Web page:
For a year and a half, my farrier and I worked on finding the right shoes for my FEI-level mare, Maronda. Finally, we chucked the shoes and let her go barefoot. It took about three months for her feet to toughen. Until then, work was sporadic. Once she was comfortable and moving normally, I had a happy, though rusty, horse.
In October, desperate to march down the centerline, I entered a virtual show offered by Dressage Today. The show was virtual, meaning that my ride consisted of a video made in my arena and sent off by e-mail. The video was judged and scored, then the score sheet with comments was e-mailed to me. The final step was an opportunity to speak with the judge by phone, while we watched the video of my ride. It took about a week to arrange a time to watch and talk.
I had low expectations and did not even bother to look up the judge, Margaret Freeman, who happens to be a FEI-level rider and USEF senior dressage judge. She covered seven Olympics for the Associated Press.
As expected, my ride was lackluster, but I submitted it anyway. With such a mediocre performance, what could anyone say that would be worth hearing? Despite my misgivings, I arranged a time to view the video and talk with Margaret.
‘Oh ye of little faith!’
Margaret was generous with her time. We watched and talked for about an hour. She pointed out what worked and what did not and offered remedies. Comments on dressage tests have never been of much help, but listening to a knowledgeable judge, one committed to improving a rider’s performance, turned out to be just what I needed. Here is an illustration.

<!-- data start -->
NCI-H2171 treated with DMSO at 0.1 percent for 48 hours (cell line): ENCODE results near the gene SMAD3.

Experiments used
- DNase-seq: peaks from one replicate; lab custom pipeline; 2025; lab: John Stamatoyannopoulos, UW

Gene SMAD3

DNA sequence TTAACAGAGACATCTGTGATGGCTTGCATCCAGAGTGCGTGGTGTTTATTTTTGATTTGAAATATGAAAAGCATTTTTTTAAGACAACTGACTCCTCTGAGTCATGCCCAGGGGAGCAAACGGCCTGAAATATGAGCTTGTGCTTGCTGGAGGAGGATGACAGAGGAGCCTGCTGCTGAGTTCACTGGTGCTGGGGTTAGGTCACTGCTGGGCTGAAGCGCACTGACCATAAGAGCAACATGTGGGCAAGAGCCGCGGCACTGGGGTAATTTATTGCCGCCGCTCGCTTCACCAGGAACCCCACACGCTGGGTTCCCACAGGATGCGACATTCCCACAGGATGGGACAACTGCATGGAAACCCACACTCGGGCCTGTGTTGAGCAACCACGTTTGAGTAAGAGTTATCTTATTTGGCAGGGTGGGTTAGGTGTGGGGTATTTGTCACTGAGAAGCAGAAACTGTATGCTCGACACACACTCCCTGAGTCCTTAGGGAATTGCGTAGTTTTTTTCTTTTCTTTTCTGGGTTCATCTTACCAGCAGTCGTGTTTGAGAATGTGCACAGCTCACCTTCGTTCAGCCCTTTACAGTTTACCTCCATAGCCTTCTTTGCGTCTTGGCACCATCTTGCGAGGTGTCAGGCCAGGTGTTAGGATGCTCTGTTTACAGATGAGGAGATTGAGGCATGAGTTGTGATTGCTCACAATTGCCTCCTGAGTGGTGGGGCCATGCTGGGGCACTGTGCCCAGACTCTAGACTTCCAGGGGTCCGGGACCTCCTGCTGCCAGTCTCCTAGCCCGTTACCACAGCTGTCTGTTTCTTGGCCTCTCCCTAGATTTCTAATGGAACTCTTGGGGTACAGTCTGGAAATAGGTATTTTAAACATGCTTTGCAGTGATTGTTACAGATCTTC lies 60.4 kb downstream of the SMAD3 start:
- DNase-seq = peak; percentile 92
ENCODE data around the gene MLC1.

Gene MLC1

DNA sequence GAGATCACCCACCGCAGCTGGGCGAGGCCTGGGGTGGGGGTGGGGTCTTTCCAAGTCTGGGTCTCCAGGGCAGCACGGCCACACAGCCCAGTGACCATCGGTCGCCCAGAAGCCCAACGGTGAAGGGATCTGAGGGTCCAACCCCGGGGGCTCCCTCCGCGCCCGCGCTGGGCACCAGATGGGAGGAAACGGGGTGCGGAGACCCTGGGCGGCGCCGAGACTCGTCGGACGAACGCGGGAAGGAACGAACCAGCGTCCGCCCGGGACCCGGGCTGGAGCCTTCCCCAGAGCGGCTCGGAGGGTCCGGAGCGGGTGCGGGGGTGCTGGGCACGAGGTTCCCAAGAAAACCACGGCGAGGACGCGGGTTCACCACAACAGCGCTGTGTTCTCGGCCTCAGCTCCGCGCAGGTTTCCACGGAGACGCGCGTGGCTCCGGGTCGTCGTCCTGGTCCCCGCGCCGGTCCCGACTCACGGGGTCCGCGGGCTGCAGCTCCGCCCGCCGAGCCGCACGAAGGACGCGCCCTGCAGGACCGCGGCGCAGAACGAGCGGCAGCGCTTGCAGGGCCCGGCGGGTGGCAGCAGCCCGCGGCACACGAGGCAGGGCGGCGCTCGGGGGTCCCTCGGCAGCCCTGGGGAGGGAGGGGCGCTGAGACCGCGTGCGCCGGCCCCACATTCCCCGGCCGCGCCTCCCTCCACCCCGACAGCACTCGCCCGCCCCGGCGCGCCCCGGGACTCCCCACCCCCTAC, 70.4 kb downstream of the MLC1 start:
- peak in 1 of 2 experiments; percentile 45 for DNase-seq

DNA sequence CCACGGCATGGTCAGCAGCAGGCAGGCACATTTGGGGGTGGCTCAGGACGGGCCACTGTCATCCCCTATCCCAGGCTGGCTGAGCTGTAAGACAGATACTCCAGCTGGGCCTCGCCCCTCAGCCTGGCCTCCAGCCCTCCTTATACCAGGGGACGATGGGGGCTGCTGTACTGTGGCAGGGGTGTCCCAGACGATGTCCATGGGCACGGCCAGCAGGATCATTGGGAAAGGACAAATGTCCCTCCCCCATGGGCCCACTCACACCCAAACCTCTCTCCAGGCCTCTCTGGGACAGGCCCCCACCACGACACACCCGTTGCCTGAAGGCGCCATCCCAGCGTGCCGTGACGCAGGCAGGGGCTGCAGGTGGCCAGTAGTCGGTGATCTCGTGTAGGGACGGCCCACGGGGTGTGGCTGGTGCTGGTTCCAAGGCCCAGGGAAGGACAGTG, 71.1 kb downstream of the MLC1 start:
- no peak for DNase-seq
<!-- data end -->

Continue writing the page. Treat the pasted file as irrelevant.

The fifth movement in the Grand Prix test calls for a halt, rein back five steps, then immediately trot off. Maronda did her usual. She failed to square up, leaving her left hind foot behind her when she halted. Margaret suggested that I do a shoulder-in on the short side before arriving at C. A good instructor will suggest patterns aimed at producing correct movement. A shoulder-in before a halt is a pattern. It is a simple pattern to increase collection, and Grand Prix is all about collection. Name a movement where collection is not primary. Extended trot? Just before and after extended trot, what happens? Collection! Sometimes the pattern needed is just a hint of shoulder-in.
Margaret’s suggestion not only improved my halt at C, but it also inspired me to think of other patterns. Again, let me illustrate. The fourteenth movement in the test calls for starting passage at M, continuing to R, then I. Maronda struggles to maintain a passage on the arc from R to I. Starting passage before a corner of the arena and maintaining it through the short side and onto the long side is one way to practice passage on an arc. A corner provides the correct arc and the railing act as guides. Though not an ingenious pattern, it is useful, and I wouldn’t have looked for patterns to improve a movement had Margaret not reminded me.